Customers enter this phase when they begin to analyze the available solutions. They screen various partners to determine what solution is most appropriate. The investigation phase is the sales professional’s opportunity to build urgency around customers’ strategies. To do so, they need access to the decision makers. They must be prepared to provide stakeholder mapping tools while helping the sales team uncover the decision process and up-tier to senior stakeholders.

Evaluate
Customers are evaluating solutions that they have selected for a small group of potential partners. They are evaluating each one with a more stringent set of qualifying criteria. Enabling the sales professionals at this phase means coaching them to determine what the customer believes are the most pressing challenges, if the stakeholders are aligned, and the point of view that must be communicated. Tools like a team selling planner, competitive intel, and best practice videos are effective here.

Confirm
By the time customers have reached the confirmation stage of the buying journey, they are reviewing the risk and reward of a solution. This phase is a likely area for momentum to stall as the customers decide if they are comfortable with the inherent risk associated with a purchase. They must also believe that the solution’s value supports the cost. Enablement needs to equip sales teams with tools to help them outline the sequence of events leading to closing, an ROI analysis, and appropriate case studies and references to compel the customer.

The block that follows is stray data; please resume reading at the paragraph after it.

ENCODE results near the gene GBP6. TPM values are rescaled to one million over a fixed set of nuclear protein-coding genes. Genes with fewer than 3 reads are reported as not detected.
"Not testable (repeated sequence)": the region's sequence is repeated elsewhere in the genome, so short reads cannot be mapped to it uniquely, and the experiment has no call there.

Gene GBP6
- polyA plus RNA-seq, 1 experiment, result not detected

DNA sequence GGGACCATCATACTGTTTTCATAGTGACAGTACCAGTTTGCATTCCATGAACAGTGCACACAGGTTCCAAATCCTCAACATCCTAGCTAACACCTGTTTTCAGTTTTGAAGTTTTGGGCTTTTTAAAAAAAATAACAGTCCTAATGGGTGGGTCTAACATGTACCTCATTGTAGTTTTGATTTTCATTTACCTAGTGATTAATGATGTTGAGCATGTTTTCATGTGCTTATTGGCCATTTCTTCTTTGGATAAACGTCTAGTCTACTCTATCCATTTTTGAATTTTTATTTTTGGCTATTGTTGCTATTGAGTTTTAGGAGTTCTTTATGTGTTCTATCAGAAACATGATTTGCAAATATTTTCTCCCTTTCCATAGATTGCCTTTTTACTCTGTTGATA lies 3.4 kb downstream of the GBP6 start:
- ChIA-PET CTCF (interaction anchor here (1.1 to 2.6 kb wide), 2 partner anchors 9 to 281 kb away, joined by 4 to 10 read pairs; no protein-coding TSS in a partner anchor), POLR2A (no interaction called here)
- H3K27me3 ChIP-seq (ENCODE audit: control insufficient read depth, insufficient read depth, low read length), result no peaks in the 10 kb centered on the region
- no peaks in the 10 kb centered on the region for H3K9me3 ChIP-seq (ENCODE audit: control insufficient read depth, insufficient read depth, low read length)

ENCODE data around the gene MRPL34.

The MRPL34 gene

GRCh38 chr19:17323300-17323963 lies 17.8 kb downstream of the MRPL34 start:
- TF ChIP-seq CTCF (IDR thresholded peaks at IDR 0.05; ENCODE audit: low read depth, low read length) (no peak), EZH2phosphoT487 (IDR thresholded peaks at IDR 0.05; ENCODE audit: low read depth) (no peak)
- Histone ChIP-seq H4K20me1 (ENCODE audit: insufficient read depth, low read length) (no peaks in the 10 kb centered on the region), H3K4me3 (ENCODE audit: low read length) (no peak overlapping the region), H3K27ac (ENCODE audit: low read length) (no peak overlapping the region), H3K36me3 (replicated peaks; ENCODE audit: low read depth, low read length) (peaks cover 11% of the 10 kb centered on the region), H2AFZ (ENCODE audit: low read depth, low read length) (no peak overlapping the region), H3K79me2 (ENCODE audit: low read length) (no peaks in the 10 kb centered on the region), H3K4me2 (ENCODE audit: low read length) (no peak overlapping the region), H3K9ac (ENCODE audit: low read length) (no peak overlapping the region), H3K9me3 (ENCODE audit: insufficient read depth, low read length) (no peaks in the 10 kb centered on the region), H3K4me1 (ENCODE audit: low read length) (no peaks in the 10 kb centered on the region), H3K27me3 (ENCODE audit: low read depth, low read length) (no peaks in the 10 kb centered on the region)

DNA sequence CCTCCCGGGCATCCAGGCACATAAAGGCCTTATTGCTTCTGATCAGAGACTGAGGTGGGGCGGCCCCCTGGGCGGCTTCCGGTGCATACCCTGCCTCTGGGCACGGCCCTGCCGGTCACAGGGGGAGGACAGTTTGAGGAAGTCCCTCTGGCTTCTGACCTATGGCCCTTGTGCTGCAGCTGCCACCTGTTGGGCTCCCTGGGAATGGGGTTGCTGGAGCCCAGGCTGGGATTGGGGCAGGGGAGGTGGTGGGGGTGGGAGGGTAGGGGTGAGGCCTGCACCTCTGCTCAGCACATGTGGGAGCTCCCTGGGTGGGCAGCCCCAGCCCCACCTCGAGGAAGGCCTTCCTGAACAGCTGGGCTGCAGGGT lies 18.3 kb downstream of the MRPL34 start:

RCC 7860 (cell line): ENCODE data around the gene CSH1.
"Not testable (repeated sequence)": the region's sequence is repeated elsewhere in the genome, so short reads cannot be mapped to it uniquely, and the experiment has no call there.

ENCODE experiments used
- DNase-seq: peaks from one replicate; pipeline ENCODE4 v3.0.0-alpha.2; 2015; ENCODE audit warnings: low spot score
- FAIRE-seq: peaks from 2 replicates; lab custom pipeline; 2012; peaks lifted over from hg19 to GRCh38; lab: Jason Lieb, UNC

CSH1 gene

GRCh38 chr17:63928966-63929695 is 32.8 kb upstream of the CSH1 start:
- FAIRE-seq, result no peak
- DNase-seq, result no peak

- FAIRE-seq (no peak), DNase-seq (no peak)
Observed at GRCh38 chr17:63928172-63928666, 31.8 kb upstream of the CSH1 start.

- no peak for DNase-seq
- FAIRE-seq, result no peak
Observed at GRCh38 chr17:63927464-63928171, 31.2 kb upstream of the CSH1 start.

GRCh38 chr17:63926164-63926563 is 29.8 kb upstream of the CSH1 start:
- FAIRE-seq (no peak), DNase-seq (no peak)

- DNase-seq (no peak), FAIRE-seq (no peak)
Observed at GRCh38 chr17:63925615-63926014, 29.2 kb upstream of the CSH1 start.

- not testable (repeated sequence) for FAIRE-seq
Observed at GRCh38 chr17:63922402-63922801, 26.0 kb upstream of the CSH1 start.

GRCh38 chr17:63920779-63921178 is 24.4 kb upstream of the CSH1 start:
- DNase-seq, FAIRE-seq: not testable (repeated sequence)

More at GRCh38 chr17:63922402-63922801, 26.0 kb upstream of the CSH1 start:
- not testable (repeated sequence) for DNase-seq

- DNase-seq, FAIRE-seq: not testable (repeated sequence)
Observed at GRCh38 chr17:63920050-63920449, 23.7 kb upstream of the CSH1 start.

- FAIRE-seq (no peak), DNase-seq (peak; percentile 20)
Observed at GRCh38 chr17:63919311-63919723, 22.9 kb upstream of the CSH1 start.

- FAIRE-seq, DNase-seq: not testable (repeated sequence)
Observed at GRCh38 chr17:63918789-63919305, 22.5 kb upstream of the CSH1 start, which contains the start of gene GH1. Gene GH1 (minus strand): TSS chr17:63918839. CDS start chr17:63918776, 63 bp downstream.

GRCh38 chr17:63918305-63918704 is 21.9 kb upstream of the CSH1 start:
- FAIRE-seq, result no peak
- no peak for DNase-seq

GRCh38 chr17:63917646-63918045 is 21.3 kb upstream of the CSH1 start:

Negotiate and Commit
At the final phase of the buying journey, customers are asking themselves how they can maximize the solution’s value. They often do so by negotiating favorable terms and pricing. This is a critical area for sellers to maintain control by converting demands to needs. That is, they must understand the need underlying a pricing demand so that they can make trades that do not decrease the financial value of the sale. Enablement teams need to help sales professionals shape perceptions of value and arrive at mutually beneficial outcomes by providing negotiation plans and generating pricing examples.

The Takeaway

Strong enablement teams are involved throughout the twists and turns of buyers’ journeys. The tools and guidance they provide should address the unique characteristics of each phase. To be effective, enablement professionals must be as familiar and up-to-date on the status of the sale as the sales professionals. As solutions and customers’ needs grow in complexity, the enablement function must become equally sophisticated.

About the Author

Ben Taylor is the content marketing manager at Richardson, a global sales training and performance improvement company focused on helping you drive revenue and grow long-term customer relationships. Our market-proven sales and coaching methodology combined with our active learning approach ensures that your sales teams learn, master, and apply new behaviors when and where they matter most — in front of the buyer.

Taylor has an MBA in finance from LaSalle University and more than a decade of business and writing experience. He has covered content for brands including Nasdaq, Barclaycard, and Business Insider.